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http://dx.doi.org/10.1007/s00122-010-1408-4DOI Listing
http://www.ncbi.nlm.nih.gov/pmc/articles/PMC2963738PMC
November 2010

Removing celiac disease-related gluten proteins from bread wheat while retaining technological properties: a study with Chinese Spring deletion lines.

BMC Plant Biol 2009 Apr 7;9:41. Epub 2009 Apr 7.

Plant Research International, Wageningen UR, PO Box 16, NL-6700 AA Wageningen, The Netherlands.

Background: Gluten proteins can induce celiac disease (CD) in genetically susceptible individuals. In CD patients gluten-derived peptides are presented to the immune system, which leads to a CD4+ T-cell mediated immune response and inflammation of the small intestine. However, not all gluten proteins contain T-cell stimulatory epitopes. Gluten proteins are encoded by multigene loci present on chromosomes 1 and 6 of the three different genomes of hexaploid bread wheat (Triticum aestivum) (AABBDD).

Results: The effects of deleting individual gluten loci on both the level of T-cell stimulatory epitopes in the gluten proteome and the technological properties of the flour were analyzed using a set of deletion lines of Triticum aestivum cv. Chinese Spring. The reduction of T-cell stimulatory epitopes was analyzed using monoclonal antibodies that recognize T-cell epitopes present in gluten proteins. The deletion lines were technologically tested with respect to dough mixing properties and dough rheology. The results show that removing the alpha-gliadin locus from the short arm of chromosome 6 of the D-genome (6DS) resulted in a significant decrease in the presence of T-cell stimulatory epitopes but also in a significant loss of technological properties. However, removing the omega-gliadin, gamma-gliadin, and LMW-GS loci from the short arm of chromosome 1 of the D-genome (1DS) removed T-cell stimulatory epitopes from the proteome while maintaining technological properties.

Conclusion: The consequences of these data are discussed with regard to reducing the load of T-cell stimulatory epitopes in wheat, and to contributing to the design of CD-safe wheat varieties.
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http://dx.doi.org/10.1186/1471-2229-9-41DOI Listing
http://www.ncbi.nlm.nih.gov/pmc/articles/PMC2670835PMC
April 2009

Up- and down-regulation of Fragaria x ananassa O-methyltransferase: impacts on furanone and phenylpropanoid metabolism.

J Exp Bot 2006 23;57(10):2445-53. Epub 2006 Jun 23.

Technical University Muenchen, Biomolecular Food Technology, Lise-Meitner-Str. 34, D-85354 Freising, Germany.

A complex mixture of hundreds of substances determines strawberry (Fragaria x ananassa) aroma, but only approximately 15 volatiles are considered as key flavour compounds. Of these, 4-hydroxy-2,5-dimethyl-3(2H)-furanone (HDMF) is regarded as the most important, but it is methylated further by FaOMT (Fragaria x ananassa O-methyltransferase) to 2,5-dimethyl-4-methoxy-3(2H)-furanone (DMMF) during the ripening process. It is shown here that transformation of strawberry with the FaOMT sequence in sense and antisense orientation, under the control of the cauliflower mosaic virus 35S promoter, resulted in a near total loss of DMMF, whereas the levels of the other volatiles remained unchanged. FaOMT repression also affected the ratio of feruloyl 1-O-beta-D-glucose and caffeoyl 1-O-beta-D-glucose, indicating a dual function of the enzyme in planta. Thus, FaOMT is involved in at least two different biochemical pathways in ripe strawberry fruit.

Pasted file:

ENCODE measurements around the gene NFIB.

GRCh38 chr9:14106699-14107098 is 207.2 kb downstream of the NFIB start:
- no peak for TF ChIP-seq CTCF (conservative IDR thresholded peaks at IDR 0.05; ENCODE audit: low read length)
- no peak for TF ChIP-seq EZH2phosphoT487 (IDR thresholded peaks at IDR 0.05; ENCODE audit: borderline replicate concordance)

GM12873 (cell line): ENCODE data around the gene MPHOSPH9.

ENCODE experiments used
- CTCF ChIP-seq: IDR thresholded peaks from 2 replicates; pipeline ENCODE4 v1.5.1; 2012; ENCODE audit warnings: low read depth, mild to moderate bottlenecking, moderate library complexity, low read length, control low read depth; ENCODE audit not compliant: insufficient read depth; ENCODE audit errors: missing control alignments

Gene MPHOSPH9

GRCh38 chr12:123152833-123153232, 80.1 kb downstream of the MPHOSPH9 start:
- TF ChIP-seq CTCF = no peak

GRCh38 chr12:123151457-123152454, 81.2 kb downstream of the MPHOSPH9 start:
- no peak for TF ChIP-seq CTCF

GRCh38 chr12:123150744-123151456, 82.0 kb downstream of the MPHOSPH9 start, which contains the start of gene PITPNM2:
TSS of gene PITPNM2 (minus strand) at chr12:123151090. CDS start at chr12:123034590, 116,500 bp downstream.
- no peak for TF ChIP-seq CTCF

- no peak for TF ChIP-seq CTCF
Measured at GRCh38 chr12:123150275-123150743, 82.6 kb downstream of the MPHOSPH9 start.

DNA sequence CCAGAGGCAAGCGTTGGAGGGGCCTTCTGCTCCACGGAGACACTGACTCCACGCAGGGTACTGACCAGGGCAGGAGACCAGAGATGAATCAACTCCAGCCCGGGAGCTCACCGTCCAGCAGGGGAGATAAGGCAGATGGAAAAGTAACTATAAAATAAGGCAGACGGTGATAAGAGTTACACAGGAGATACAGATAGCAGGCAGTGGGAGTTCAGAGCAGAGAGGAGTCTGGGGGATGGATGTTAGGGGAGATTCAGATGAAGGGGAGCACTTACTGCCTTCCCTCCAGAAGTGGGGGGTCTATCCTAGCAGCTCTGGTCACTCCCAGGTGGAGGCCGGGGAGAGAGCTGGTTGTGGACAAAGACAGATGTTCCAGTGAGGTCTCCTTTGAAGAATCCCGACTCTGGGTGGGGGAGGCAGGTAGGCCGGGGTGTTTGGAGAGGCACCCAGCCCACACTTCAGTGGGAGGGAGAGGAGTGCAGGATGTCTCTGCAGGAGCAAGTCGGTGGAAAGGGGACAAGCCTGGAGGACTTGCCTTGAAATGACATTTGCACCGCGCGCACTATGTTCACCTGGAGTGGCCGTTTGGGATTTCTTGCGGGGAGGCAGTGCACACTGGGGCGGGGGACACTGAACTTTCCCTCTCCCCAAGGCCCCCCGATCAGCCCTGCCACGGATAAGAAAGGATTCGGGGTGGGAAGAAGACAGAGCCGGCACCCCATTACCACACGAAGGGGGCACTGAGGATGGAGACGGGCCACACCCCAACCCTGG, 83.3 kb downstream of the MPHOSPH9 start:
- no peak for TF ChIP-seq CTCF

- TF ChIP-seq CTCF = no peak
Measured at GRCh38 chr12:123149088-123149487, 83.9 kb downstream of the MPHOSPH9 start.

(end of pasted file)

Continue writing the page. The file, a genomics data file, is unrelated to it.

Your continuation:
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http://dx.doi.org/10.1093/jxb/erl008DOI Listing
October 2006

Molecular characterization of a stable antisense chalcone synthase phenotype in strawberry (Fragaria x ananassa).

J Agric Food Chem 2006 Mar;54(6):2145-53

Biomolecular Food Technology, Technical University München, Lise-Meitner-Strasse 34, 85354 Freising, Germany.

An octaploid (Fragaria x ananassa cv. Calypso) genotype of strawberry was transformed with an antisense chalcone synthase (CHS) gene construct using a ripening related CHS cDNA from Fragaria x ananassa cv. Elsanta under the control of the constitutive CaMV 35S promoter via Agrobacterium tumefaciens. Out of 25 transgenic lines, nine lines showed a reduction in CHS mRNA accumulation of more than 50% as compared to the untransformed cv. Calypso control. The antisense CHS construct was found to be integrated into the genome, with a copy number ranging from one to four. The pigmentation of the fruit was only affected when less than 5% of the control CHS expression level was detected. A stable antisense phenotype over a period of 4 years was obtained in the primary transgenic lines at a rate of 1:20. As a consequence of the reduced activity of CHS, the levels of anthocyanins, flavonols, and proanthocyanidins were downregulated and precursors of the flavonoid pathway were shunted to the phenylpropanoid pathway leading to highly increased levels of cinnamoyl glucose (520% of control), caffeoyl glucose (816% of control), and feruloyl glucose (1092% of control) as well as p-coumaryl alcohol (363% of control) and p-coumaryl-1-acetate (1079% of control), which occur only as trace components in untransformed control fruits. These results demonstrate that the introduction of an antisense CHS construct in strawberry results in an unpredictable biochemical phenotype, thereby confirming that CHS function is an important regulatory point of substrate flow between the flavonoid and the phenylpropanoid pathways.